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Mr. PASCRELL. Mr. Speaker, I want to thank both managers.
Hinchliffe Stadium overlooks the Great Falls of Paterson, New Jersey, one of the largest waterfalls on the east coast in the United States. It was built by the citizens of Paterson as a public works project during a very difficult financial situation in the United States, 1932. It was named for the mayor at that time, Judge John Hinchliffe.
The stadium site sits directly adjacent to the Great Falls National Historical Park. The New York Black Yankees played there and the New York Cubans. These games featured baseball Hall of Famers such as Paterson's own hometown hero, Larry Doby, the first player to integrate the American League.
Other greats such as Josh Gibson, Oscar Charleston, Judy Johnson also made appearances here. Besides baseball, the stadium hosted events in professional football, boxing, wrestling, soccer, even auto racing, throughout its long and storied history.
They also were the home of the Paterson Panthers, a professional football team, and the great concerts that went on there. Recently, it played host to all high school sports under the stewardship of the Paterson Public Schools.
Sadly, the stadium has sat in a state of disuse since 1997, when the school system could no longer afford to keep up with the maintenance. However, this legislation would not place the burden of restoration or maintenance on the National Park Service.
This bill would spur private donations as well as the State and local investments to make the necessary improvements at Hinchliffe Stadium. The stewardship of the National Park Service will simply provide certainty about Hinchliffe's future.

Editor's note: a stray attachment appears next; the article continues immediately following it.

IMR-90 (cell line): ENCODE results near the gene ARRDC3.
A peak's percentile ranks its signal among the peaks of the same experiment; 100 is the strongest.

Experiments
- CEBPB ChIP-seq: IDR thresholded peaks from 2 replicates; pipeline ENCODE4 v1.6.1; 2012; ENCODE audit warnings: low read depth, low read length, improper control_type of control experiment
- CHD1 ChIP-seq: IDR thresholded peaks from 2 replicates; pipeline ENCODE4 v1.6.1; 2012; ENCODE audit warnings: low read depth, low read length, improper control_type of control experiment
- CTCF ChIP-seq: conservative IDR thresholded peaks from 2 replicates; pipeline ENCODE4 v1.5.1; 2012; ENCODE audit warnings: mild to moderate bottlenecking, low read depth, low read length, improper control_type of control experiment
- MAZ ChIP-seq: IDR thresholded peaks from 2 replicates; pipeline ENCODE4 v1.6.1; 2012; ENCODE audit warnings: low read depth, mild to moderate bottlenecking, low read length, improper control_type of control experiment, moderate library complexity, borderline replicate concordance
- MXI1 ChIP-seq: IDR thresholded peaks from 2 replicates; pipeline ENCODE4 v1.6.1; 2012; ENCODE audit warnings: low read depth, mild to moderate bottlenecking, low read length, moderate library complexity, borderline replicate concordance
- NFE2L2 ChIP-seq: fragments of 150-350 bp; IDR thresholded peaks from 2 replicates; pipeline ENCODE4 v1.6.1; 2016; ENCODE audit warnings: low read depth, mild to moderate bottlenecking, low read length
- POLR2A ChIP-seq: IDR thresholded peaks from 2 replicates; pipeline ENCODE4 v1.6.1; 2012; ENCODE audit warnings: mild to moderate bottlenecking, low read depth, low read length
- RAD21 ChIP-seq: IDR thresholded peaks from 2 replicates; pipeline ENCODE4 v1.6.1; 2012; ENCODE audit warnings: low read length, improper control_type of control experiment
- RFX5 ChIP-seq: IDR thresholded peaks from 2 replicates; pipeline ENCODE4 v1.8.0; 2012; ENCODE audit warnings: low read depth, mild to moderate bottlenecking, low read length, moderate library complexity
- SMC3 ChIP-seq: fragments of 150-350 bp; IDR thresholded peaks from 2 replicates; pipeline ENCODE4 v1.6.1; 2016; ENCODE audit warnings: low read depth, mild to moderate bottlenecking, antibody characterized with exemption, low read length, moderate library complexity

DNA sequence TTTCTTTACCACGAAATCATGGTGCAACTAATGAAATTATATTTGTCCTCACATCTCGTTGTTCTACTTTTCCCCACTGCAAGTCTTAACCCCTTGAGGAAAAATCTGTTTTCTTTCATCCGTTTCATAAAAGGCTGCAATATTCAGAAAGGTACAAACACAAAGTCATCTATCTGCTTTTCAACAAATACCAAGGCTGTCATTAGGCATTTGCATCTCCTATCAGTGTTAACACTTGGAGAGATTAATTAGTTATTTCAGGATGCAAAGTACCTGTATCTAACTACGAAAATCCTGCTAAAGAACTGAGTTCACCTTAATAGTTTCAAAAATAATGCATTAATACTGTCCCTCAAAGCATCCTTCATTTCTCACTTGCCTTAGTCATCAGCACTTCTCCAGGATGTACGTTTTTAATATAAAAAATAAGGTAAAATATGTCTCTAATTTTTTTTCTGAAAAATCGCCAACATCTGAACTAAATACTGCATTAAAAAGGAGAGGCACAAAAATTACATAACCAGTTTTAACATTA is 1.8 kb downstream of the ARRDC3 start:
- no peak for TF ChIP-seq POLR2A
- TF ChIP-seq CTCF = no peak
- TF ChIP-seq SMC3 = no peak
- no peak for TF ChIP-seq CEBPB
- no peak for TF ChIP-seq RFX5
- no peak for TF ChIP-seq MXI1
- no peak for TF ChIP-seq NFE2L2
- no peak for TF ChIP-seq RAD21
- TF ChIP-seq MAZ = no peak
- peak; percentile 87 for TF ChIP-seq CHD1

Mr. Speaker, we are not talking about putting purple ropes around an edifice. We want this stadium to be functional again. I think, therefore, Hinchliffe Stadium provides a golden opportunity for the Park Service to meet its goal of reaching out to urban communities, minorities, and immigrant groups.
This legislation would vastly enhance the significance of the Great Falls National Park, which this body voted on a few years ago. Although the Great Falls Park's current historic assets focus on Paterson's role as the birthplace of American industry, Hinchliffe Stadium shows us the human side of blue collar workers who came to Paterson to work in mills through waves of immigration and the Great Migration. Their descendants are the Patersonians, New Jerseyans, and Americans of today, and new immigrants continue to seek the American Dream.
As it was originally introduced, the legislation establishing the Paterson Great Falls National Park included Hinchliffe Stadium within the park boundaries. However, the stadium's historic significance was found to be in need of further study. That study was completed last year, reaching a conclusion that the people of New Jersey have long known: Hinchliffe Stadium has played a vital role in our history. As a result, Hinchliffe Stadium was designated as a National Historic Landmark. The importance of this effort to the people of New Jersey is evidenced by the fact that the entire New Jersey delegation has joined together as original cosponsors in a bipartisan way.
We have the support of a broad group of stakeholders, from local community organizations to large national advocacy organizations. I will enter in the Record letters of support from the National Baseball Hall of Fame; the National Trust for Historic Preservation; the National Parks Conservation Association; the New Jersey Community Development Corporation; the Hamilton Partnership for Paterson; Friends of Hinchliffe Stadium; former Paterson mayor and current chair of the Great Falls Advisory Commission, Pat Kramer; and the current property owner, the Paterson Board of Education.
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